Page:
• The timestamp corresponding to each sample of the cursor_pos, finger_pos, and target_pos, seconds.
  •  spikes - n x u
    • A cell array of spike event vectors. Each element in the cell array is a vector of spike event timestamps, in seconds. The first unit (u1) is the "unsorted" unit, meaning it contains the threshold crossings which remained after the spikes on that channel were sorted into other units (u2, u3, etc.) For some sessions spikes were sorted into up to 2 units (i.e. u=3); for others, 4 units (u=5).
  •  wf - n x u
    • A cell array of spike event waveform "snippets". Each element in the cell array is a matrix of spike event waveforms. Each waveform corresponds to a timestamp in "spikes". Waveform samples are in microvolts.

Videos. For some sessions, we recorded screencasts of the stimulus presentation display using a dedicated hardware video grabber. These screencasts are thus a faithful representation of the stimuli and feedback presented to the monkey and are available for the following sessions:

Supplements. The raw broadband neural recordings that the spike trains in this dataset were extracted from are available for the following sessions:

Contact  Information. We would be delighted to hear from you if you find this dataset valuable, especially if it leads to publication. Corresponding author: J. E. O'Doherty <>.

Publications making use of this dataset.

  1. Makin, J. G., O'Doherty, J. E., Cardoso, M. M. B. & Sabes, P. N. (2018). Superior arm-movement decoding from cortex with a new, unsupervised-learning algorithm. J Neural Eng 15(2): 026010. doi:10.1088/1741-2552/aa9e95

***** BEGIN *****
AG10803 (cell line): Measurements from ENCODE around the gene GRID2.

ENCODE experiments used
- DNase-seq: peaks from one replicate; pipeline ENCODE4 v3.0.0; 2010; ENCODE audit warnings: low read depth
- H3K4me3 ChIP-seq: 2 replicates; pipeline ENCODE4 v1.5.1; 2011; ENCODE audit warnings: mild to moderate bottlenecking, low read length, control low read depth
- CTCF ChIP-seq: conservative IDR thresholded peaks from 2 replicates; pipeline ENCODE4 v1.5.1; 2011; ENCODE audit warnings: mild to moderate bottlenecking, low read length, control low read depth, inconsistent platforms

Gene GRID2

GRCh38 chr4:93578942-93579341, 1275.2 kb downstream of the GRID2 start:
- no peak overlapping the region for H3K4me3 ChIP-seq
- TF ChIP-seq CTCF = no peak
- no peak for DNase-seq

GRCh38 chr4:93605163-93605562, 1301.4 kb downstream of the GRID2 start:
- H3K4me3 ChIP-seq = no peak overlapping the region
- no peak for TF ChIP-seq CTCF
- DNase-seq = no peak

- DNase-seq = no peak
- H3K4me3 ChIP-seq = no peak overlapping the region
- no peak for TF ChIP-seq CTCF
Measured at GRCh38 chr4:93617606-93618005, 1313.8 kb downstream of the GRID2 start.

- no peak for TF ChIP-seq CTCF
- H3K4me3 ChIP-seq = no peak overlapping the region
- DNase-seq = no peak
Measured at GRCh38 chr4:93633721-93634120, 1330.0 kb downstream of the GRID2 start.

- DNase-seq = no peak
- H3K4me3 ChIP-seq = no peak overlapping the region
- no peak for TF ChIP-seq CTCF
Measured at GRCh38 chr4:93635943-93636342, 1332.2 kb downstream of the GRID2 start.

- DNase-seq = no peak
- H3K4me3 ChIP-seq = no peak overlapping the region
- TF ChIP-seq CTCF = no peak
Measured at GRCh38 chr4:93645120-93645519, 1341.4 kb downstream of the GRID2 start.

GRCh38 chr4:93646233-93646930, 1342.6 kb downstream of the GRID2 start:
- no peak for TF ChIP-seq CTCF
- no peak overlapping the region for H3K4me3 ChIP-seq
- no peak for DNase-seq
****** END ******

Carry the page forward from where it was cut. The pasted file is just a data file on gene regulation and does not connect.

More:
2. Ahmadi, N., Constandinou, T. G., & Bouganis, C.-S. (2018). Spike Rate Estimation Using Bayesian Adaptive Kernel Smoother (BAKS) and Its Application to Brain Machine Interfaces. 2018 40th Annual International Conference of the IEEE Engineering in Medicine and Biology Society (EMBC), Honolulu, HI, USA, 2018, pp. 2547-2550. doi:10.1109/EMBC.2018.8512830
  3. Balasubramanian, M., Ruiz, T., Cook, B., Bhattacharyya, S., Prabhat, Shrivastava, A. & Bouchard K. (2018). Optimizing the Union of Intersections LASSO (UoILASSO) and Vector Autoregressive (UoIVAR) Algorithms for Improved Statistical Estimation at Scale. arXiv preprint arXiv:1808.06992
  4. Ahmadi, N., Constandinou, T. G., & Bouganis, C.-S. (2019). Decoding Hand Kinematics from Local Field Potentials Using Long Short-Term Memory (LSTM) Network. arXiv preprint arXiv:1901.00708
  5. Clark, D. G., Livezey, J. A., & Bouchard, K. E. (2019). Unsupervised Discovery of Temporal Structure in Noisy Data with Dynamical Components Analysis. arXiv preprint arXiv:1905.09944